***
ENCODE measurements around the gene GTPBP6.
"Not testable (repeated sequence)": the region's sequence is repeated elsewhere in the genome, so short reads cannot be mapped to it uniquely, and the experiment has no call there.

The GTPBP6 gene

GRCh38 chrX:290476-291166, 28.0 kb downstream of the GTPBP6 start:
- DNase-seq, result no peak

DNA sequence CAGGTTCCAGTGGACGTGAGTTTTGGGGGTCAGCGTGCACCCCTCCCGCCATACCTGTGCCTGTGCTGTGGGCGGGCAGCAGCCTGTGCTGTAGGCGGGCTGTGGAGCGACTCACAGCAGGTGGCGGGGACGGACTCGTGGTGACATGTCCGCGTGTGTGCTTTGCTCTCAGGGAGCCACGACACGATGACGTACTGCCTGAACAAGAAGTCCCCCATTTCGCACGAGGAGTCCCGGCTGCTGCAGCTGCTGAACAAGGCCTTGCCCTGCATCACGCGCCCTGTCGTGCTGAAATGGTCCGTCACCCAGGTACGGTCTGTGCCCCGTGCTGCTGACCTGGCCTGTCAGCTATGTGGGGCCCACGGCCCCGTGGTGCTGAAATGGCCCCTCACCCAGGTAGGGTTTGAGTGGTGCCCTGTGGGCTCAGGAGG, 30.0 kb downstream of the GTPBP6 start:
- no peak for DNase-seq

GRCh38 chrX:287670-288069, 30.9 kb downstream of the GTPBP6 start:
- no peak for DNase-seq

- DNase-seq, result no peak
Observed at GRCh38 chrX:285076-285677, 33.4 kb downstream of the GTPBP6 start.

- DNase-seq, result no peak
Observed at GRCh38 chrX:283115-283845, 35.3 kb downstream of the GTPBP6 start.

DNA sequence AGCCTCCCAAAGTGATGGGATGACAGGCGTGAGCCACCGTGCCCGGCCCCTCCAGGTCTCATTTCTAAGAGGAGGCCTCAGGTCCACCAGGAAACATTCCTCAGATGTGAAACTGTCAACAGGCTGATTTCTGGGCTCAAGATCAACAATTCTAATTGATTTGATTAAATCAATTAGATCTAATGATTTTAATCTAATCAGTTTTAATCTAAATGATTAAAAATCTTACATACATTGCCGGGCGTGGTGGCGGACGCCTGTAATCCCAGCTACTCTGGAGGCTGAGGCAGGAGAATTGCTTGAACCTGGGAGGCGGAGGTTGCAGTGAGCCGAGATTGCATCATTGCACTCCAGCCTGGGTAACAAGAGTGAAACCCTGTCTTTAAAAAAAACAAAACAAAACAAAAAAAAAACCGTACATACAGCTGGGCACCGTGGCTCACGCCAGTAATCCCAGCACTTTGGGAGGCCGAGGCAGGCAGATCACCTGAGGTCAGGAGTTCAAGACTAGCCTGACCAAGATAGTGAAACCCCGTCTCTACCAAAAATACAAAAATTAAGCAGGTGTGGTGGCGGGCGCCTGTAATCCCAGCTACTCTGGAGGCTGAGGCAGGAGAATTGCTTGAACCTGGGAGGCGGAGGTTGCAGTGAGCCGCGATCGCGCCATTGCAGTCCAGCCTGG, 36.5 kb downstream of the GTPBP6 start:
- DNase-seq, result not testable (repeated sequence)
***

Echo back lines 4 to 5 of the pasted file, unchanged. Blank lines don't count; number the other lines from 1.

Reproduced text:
GRCh38 chrX:290476-291166, 28.0 kb downstream of the GTPBP6 start:
- DNase-seq, result no peak